Comments (9) Visits (26144)
The discussion about the pros and cons of NULL in SQL has been raging for as long as SQL has been around.
In this post I won't dare wading into this controversy.
For those interested in such matters I point to the paper "Much ado about nothing" by C.J. Date.
Here, instead I want to discuss the implications of NULL, given that it is part of DB2's SQL.
What is NULL?
NULL represents the absence of a value.
Technically it is not a value in itself. However we often use the phrase "NULL value".
But then we also use database where we should be using database management system...
The meaning of NULL in a column is to some degree up to the user to define.
For example if delivery_date is NULL, then this can mean that an item has not yet been delivered.
Or it could mean that the delivery date is unknown.
One thing is for certain, however: NULL never has the meaning of the neutral value of the type.
A good description for NULL, I find, is UNKNOWN. Most behavior of NULL can be described by that concept.
The type of NULL
The simple specification of the NULL keyword represents an unknown thing of an unknown type.
NULL can be cast to any type using a cast expression, such as CAST(NULL AS INTEGER)..
NULL can also be implicitly cast based on the context.
For example: SET x = NULL will cast NULL to the type of X before assigning x the state of NULL.
Prior to DB2 9.7 NULL was therefore only allowed in explicitly listed conditions.
Since DB2 9.7 introduced implicit casting NULL can appear nearly everywhere a value can appear.
But it can happen that DB2 cannot figure out the implied type of NULL.
In that case errors may be raised.
NULL as a function argument
The vast majority of functions supplied by DB2 accept NULL as input.
However, if any argument to a function is NULL the function returns NULL.
There are three notable classes of exception to that rule that I can think of though:
First, some functions are specifically intended to deal with NULL.
These functions include:
Second, most aggregate functions such as MAX and MIN ignore NULLs. The same is true for their scalar companions:
Comparing and testing for NULL
The only way to test for a NULL is to use the IS NULL or IS NOT NULL predicate:
WHERE and NULL
It is important to note that the WHERE clause in a select statement test for True.
Any row predicate that evaluates to False or NULL will be filtered out.
SET NULL -; CREATE OR REPLACE VARIABLE var INTEGER; SET var = 1; SELECT * FROM (VALUES (1), (NULL), (3)) AS T(c1) WHERE c1 = var; C1 ----------- 1 SET var = NULL; SELECT * FROM (VALUES (1), (NULL), (3)) AS T(c1) WHERE c1 = var; No rows were retrieved.
To find NULLs the following predicate is required:
SELECT * FROM (VALUES (1), (NULL), (3)) AS T(c1) WHERE c1 = var OR (c1 IS NULL AND var IS NULL); C1 ----------- -
NULL and CHECK constraints
A WHERE clause requires row to evaluate to True to allow it to pass.
A CHECK constraint on the other hand requires a row not to violate the constraint.
In other words a check constraint if it evaluates to True or Unknown.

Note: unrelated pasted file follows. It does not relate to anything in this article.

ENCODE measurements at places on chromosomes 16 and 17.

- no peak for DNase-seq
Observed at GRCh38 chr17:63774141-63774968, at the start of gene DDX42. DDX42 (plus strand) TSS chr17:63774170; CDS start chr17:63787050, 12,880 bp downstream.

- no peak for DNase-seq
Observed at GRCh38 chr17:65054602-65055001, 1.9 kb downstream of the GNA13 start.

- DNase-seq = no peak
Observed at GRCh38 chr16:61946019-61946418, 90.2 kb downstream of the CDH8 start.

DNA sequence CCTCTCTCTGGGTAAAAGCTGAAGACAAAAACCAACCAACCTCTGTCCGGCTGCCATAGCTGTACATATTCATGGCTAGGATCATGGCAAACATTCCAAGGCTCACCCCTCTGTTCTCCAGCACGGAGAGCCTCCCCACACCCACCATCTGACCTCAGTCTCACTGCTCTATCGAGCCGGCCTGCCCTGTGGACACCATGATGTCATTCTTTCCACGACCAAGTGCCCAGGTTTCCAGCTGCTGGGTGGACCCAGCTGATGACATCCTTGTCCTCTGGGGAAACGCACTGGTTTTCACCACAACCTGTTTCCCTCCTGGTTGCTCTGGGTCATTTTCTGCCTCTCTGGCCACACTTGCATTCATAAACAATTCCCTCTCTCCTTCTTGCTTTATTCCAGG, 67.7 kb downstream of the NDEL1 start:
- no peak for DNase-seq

CREATE TABLE emp(name VARCHAR(20), salary INTEGER CHECK (salary > 20000)); INSERT INTO emp VALUES ('John', NULL); SELECT * FROM emp; NAME
To disallow NULL the check constraint must test for the NULL or the column must be explicitly defined as NOT NULL.
DROP TABLE emp; CREATE TABLE emp(name VARCHAR(20), salary INTEGER CHECK (salary > 20000 AND salary IS NOT NULL)); INSERT INTO emp VALUES ('John', NULL); SQL0545N The requested operation is not allowed because a row does not satisfy the check constraint "SER
ORDER and NULL
A NULL is not bigger or smaller than any value of the types domain when NULLs are compared.
The result of such a comparison is always NULL or UNKNOWN itself.
But when order is imposed on a result set using an ORDER BY clause it makes sense to place all NULLs together.
SELECT * FROM (VALUES 1, NULL, 2, NULL, 3, NULL) AS T(c1) ORDER BY c1; C1 ----------- 1 2 3 - - - 6 rows were retrieved.
Presently an ORDER BY clause of a select query considers NULL to be "bigger" than any value in the type domain.
That is NULLs will always we sorted last in an ascending order and first is a descending order.
An ORDER BY clause of an OLAP function however can override this behavior and sort NULLs last or first as desired.
SELECT ROW_NUMBER() OVER(ORDER BY c1 ASC NULLS FIRST) AS rn, c1 FROM (VALUES 1, NULL, 2, NULL, 3, NULL) AS T(c1) ORDER BY c1; RN C1 ----
DISTINCT, GROUP BY and NULL
The DISTINCT for NULL behavior is interesting.
When counting the number of distinct values NULL is ignored)
SELECT COUNT(DISTINCT c1) AS distinct, COUNT(c1) AS count_c1, COUNT(*) AS count FROM (VALUES 1, NULL, 2, NULL, 2, NULL) AS T(c1) ; DISTINCT COUNT_C1 COUNT ----------- ----------- ----------- 2 3 6
Note that a regular COUNT(c1) already ignores the NULLs in compliance with teh general rule explained earlier for aggregate functions.
Using the DISTINCT keyword in the select list will treat all NULLs as one distinct "value":
SELECT DISTINCT c1 FROM (VALUES 1, NULL, 2, NULL, 2, NULL) AS T(c1) ; C1 ----------- 1 2 -
The same is true for GROUP BY:
SELECT c1 FROM (VALUES 1, NULL, 2, NULL, 2, NULL) AS T(c1) GROUP BY c1 ; C1 ----------- 1 2 -
Unique indices and NULL
Last but not least. In DB2 NULL is equal to NULL as far as uniqueness within an index is concerned.
For more on that I refer to my past BLOG post on unique where not null indexes.
I tried to collect all sorts of NULL related issues into one sport in this post.
No doubt I have omitted many. If you find holes, please comment and I will try to add the missing pieces.